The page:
I turn 24 this Saturday and this book feels like the best early birthday present ever. I cried for five minutes in my office at work after I finished it. The book's themes of toxic relationships and healthy ones, self-worth and what we seek when we lack it, and the painful wisdom of growing up all resonated with me to my very core. The gorgeous black, white, and pink illustrations helped immerse me in the story as well.

    Backing up, the story follows Freddy Riley, a high school student who's datin

    I turn 24 this Saturday and this book feels like the best early birthday present ever. I cried for five minutes in my office at work after I finished it. The book's themes of toxic relationships and healthy ones, self-worth and what we seek when we lack it, and the painful wisdom of growing up all resonated with me to my very core. The gorgeous black, white, and pink illustrations helped immerse me in the story as well.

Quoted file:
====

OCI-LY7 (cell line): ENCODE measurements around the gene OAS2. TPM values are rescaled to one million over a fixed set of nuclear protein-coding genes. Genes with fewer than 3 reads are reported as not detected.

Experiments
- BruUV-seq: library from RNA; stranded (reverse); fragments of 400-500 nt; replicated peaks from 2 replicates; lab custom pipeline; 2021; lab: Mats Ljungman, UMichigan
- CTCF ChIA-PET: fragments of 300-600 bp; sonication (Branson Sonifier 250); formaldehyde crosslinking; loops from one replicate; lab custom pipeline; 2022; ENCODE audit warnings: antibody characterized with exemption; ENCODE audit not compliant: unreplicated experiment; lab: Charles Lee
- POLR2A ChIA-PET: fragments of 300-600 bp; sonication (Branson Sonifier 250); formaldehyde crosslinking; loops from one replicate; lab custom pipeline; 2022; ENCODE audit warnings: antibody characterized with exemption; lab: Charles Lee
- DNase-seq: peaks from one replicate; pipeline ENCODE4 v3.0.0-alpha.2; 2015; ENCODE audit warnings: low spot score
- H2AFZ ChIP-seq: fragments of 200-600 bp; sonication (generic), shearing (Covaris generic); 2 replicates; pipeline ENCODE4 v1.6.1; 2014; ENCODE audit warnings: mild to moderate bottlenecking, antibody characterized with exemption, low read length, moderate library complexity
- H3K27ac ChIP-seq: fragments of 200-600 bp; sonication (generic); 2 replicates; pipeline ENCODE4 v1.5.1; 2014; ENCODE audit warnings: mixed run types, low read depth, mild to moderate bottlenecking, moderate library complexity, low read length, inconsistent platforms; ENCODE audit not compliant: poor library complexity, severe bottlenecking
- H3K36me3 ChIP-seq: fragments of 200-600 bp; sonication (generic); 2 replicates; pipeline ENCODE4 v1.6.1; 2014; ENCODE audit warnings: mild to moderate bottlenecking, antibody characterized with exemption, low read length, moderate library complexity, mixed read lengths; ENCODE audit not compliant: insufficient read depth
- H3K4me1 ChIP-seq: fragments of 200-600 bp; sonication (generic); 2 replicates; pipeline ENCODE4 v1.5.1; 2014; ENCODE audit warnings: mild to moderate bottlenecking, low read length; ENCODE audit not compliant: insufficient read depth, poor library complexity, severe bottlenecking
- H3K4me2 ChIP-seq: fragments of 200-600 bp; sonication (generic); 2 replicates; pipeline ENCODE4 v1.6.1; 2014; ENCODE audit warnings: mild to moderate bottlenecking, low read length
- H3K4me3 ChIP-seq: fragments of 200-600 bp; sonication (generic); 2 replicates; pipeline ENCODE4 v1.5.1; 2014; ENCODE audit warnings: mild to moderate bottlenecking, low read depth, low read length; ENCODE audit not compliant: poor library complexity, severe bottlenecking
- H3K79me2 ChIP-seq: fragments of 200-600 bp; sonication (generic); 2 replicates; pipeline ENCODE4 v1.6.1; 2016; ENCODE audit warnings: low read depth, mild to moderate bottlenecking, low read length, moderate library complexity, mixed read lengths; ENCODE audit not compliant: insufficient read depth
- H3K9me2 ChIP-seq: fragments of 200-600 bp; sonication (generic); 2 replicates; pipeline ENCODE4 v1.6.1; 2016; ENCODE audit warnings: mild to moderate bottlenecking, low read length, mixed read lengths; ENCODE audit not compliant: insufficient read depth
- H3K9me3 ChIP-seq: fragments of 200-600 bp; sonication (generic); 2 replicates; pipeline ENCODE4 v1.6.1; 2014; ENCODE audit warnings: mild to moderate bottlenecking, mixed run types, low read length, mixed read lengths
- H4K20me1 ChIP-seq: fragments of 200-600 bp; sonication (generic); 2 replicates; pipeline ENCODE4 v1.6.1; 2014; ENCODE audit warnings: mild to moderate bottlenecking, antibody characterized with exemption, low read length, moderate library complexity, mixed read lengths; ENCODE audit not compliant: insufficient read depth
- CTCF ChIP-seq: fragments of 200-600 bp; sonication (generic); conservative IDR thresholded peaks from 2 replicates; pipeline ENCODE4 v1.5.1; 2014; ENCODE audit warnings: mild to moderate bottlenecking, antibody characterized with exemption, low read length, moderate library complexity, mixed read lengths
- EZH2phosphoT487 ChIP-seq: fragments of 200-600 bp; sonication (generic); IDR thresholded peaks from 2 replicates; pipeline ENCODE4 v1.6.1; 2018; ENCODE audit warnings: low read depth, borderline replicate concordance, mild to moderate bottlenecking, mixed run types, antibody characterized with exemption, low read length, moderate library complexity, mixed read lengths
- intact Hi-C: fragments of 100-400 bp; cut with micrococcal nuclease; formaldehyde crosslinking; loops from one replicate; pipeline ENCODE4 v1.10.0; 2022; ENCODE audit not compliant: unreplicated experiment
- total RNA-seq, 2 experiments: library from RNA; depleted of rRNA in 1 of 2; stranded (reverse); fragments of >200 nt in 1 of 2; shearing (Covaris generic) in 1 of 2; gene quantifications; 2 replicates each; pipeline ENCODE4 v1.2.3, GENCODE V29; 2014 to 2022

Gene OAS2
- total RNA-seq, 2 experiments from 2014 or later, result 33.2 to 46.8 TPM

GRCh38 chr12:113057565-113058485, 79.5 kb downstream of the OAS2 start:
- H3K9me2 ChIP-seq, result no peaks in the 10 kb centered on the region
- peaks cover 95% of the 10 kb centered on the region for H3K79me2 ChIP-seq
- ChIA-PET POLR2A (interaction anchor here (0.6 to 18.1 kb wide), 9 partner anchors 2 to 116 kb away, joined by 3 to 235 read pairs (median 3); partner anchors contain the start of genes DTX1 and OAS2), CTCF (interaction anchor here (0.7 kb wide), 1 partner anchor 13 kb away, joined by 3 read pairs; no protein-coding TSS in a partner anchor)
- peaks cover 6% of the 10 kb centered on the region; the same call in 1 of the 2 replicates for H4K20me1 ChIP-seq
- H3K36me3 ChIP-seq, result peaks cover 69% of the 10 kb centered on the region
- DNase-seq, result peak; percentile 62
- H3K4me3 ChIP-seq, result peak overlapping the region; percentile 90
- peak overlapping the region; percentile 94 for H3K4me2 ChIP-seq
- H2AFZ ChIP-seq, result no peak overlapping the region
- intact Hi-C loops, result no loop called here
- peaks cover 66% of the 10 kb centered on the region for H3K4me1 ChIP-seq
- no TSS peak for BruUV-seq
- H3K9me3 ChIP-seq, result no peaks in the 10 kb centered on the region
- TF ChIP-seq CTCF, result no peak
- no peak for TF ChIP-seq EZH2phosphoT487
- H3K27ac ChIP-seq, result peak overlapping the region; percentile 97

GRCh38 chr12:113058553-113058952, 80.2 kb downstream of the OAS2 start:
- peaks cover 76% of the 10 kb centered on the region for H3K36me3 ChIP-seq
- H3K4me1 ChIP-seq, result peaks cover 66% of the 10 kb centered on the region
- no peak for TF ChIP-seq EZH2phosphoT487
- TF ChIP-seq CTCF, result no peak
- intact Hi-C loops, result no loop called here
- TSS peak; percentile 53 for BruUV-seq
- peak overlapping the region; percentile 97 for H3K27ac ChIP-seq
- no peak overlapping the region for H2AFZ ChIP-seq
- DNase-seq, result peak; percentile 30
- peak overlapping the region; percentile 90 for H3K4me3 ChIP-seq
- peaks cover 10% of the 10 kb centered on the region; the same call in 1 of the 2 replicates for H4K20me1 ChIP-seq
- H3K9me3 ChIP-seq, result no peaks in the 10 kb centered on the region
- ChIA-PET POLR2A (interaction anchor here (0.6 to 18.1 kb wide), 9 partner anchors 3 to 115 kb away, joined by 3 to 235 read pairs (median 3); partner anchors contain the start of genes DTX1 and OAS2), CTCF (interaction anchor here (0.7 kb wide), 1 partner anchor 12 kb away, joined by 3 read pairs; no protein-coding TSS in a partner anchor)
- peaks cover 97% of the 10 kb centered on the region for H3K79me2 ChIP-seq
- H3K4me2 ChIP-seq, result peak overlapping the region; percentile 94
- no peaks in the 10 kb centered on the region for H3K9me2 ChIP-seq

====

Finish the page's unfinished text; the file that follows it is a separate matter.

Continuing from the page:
Backing up, the story follows Freddy Riley, a high school student who's dating Laura Dean, the most popular girl in school. Laura Dean, with her confidence, charisma, and good looks, seems like Freddy's dream girl. The only issue with their relationship: Laura Dean may not treat Freddy all that well. With the help of her best friend Doodle, Freddy searches for guidance from Seek-Her, a mysterious medium, as well as Anna Vice, an advice columnist. But as Freddy's relationship with Laura Dean gets more intense in all the wrong ways, Freddy finds herself still going back to Laura Dean, even at the cost of her friendship with Doodle. Freddy will have to look both deep within herself as well as outside to those who can see her relationship with Laura Dean with more clarity, so she can choose what will work best for her heart and the hearts of those she cares about.